If you ignore the early signs of boredom and loneliness, it can develop into something more serious: separation anxiety. There’s a full article on separation anxiety here – but if your dog is pacing, becoming destructive, or having accidents when you leave them home alone, it’s time to talk to your vet for expert advice.

 

 

The dog who barks to say hello

This type of barking is signalled by tail-wagging, excited wiggling, jumping up and whining. It’s great to see your dog so happy to see other dogs or family members, but if their greetings are a bit much for you – or your visitors – it’s easy to train them to say hello more politely.

 

‘Stay on the spot’ training for over-enthusiastic greeters

It’s easy to train your dog to go to a spot and stay there when the door opens.

  1. Choose a spot should be somewhere not too close to the door, but where your dog can see it.
  2. Place treats on the spot, and when your dog goes over to eat then, add the command “on your spot”.
  3. Practice, practice, practice!
  4. Then, once they go straight their spot on command, start opening the door – keep the treats coming, but only when they remain on their spot.
  5. Once you can open the door whilst they stay on the spot, get a friend or family member to help – they knock on the door, while you use the command and treat.
  6. Repeat with a few different visitors – the visitor can also treat, as long as your dog sits calmly on their spot.
  7. You now have a polite greeter!

Clicker training can speed up the process – find a good guide to the basics here.

 

The territorial or alarm barking dog

One of the most common reasons to bark is territorial or alarm barking. This is your dog warning you – and the encroaching animal or person – that they have entered the area your dog considers to be their territory or ‘personal space’. At home, some owners find this useful as a deterrent or warning of visitors. However, alarm barking can also happen out and about, if your dog finds something (or someone) scary or unnerving.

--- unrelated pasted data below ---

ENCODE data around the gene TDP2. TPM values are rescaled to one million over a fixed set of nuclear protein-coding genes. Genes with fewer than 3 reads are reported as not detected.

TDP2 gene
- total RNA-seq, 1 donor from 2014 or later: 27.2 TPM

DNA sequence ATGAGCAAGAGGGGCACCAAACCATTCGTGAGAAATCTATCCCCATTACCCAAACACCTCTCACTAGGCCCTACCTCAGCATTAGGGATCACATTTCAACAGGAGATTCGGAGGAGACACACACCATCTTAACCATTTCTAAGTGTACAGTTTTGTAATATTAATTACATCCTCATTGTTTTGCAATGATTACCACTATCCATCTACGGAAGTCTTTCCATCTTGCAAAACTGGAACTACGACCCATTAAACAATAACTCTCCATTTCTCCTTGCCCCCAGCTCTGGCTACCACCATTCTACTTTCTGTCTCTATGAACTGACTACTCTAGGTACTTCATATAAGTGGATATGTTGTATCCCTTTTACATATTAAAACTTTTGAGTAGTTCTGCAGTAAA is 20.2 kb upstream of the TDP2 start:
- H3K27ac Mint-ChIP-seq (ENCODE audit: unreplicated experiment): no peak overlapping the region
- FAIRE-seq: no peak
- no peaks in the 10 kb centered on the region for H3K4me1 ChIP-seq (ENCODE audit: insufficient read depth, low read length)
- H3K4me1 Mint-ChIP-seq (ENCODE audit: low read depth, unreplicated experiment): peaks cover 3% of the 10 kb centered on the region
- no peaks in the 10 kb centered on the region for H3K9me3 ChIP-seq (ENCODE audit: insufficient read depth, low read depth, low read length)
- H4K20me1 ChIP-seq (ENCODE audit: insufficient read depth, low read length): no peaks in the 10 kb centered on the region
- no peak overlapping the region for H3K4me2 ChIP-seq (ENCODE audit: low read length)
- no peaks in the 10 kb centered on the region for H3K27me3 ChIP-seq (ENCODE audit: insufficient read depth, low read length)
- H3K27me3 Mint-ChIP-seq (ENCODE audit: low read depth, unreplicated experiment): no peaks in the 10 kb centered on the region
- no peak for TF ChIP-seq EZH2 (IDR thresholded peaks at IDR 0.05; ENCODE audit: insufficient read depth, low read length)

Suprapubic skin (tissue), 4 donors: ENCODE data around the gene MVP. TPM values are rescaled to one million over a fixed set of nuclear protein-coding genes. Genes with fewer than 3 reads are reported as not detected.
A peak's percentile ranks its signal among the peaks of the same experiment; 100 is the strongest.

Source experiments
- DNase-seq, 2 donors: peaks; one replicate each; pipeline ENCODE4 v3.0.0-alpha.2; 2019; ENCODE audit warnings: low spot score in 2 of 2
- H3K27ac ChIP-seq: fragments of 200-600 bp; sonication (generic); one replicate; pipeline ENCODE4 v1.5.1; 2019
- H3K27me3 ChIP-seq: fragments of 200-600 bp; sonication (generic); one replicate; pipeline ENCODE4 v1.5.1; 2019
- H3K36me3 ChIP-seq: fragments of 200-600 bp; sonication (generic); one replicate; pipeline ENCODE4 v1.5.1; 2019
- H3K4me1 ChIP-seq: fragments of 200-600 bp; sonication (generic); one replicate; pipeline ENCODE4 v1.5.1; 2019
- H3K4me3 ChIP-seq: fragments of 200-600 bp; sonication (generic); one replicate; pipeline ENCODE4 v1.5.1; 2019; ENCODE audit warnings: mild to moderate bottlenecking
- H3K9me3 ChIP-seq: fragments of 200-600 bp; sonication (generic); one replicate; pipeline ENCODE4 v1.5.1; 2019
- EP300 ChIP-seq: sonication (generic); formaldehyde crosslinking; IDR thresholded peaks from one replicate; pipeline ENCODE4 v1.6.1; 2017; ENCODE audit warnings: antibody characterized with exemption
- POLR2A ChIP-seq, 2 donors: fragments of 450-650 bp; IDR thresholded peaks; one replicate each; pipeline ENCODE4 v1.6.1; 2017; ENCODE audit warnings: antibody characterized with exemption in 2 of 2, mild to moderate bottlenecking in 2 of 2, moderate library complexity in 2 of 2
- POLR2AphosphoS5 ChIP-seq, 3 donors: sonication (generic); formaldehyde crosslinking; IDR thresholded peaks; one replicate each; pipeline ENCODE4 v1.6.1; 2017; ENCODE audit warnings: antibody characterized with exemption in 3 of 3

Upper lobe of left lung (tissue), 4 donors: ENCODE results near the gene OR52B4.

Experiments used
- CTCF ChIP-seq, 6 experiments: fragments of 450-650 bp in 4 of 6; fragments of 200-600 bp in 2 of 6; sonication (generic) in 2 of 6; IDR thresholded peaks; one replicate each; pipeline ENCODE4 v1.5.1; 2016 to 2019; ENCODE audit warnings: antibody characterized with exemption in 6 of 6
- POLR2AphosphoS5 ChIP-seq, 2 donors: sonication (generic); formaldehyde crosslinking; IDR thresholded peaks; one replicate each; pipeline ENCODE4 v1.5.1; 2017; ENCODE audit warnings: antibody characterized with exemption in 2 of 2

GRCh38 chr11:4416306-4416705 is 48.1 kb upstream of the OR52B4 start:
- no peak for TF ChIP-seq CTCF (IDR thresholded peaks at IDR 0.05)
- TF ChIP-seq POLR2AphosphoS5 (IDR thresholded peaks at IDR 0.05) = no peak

Reducing territorial dog barking

This type of barking can be reduced by limiting what your dog sees. When your dog is inside, you can reduce their access to windows and doors by drawing curtains or shutting blinds. If outside, make sure your garden fencing doesn’t have gaps or holes.

 

Reducing your dog’s alarm barking

If you’d like to reduce your dog’s alarm barking when out and about, you can use the “quiet” training technique mentioned earlier. However, it’s important to be aware of why your dog is alarm barking – and not to abuse the “quiet” command to make them to tolerate situations they’re unhappy in. Remember that alarm barking is a warning that your dog is feeling afraid or uncomfortable, so if you suppress the behaviour and don’t make positive changes to help your dog feel more comfortable with the situation they may try a different kind of behaviour: growling, snapping or even biting. You can find more information about fearful dogs here, but if alarm barking happens often, it’s a good idea to talk to your vet or behaviour expert for advice to help your dog feel more confident out and about.

 

Dog barking at playtime

Lots of dogs bark and growl at each other (or you) when they play. This is totally normal and natural, and we wouldn’t recommend trying to modify this behaviour… they’re barking for joy, after all!

When it’s playtime between people and dogs, there can be a fine line between play barking and attention seeking barking. Keep an eye on it, and be sure you’re the one who chooses to initiate and end playtime so you don’t end up with a pushy playtime partner.

 

Contagious dog barking

Another natural, normal one – the sunset serenade of the neighbourhood hounds! If you live in an urban area, it’s really common for one dog to start barking, which ‘sets off’ all the local dogs. If you’ve trained a “quiet” command, it can be useful to stop your dog joining in.

 

Does your dog bark excessively? Or do you encourage barking? Do they ‘speak’ in other ways?  We love to hear about your dogs and your adventures together, so please do leave a comment and tell us more about your doggie conversations.

 

And if you found this article useful, why not share with friends – use the icons at the top of the page.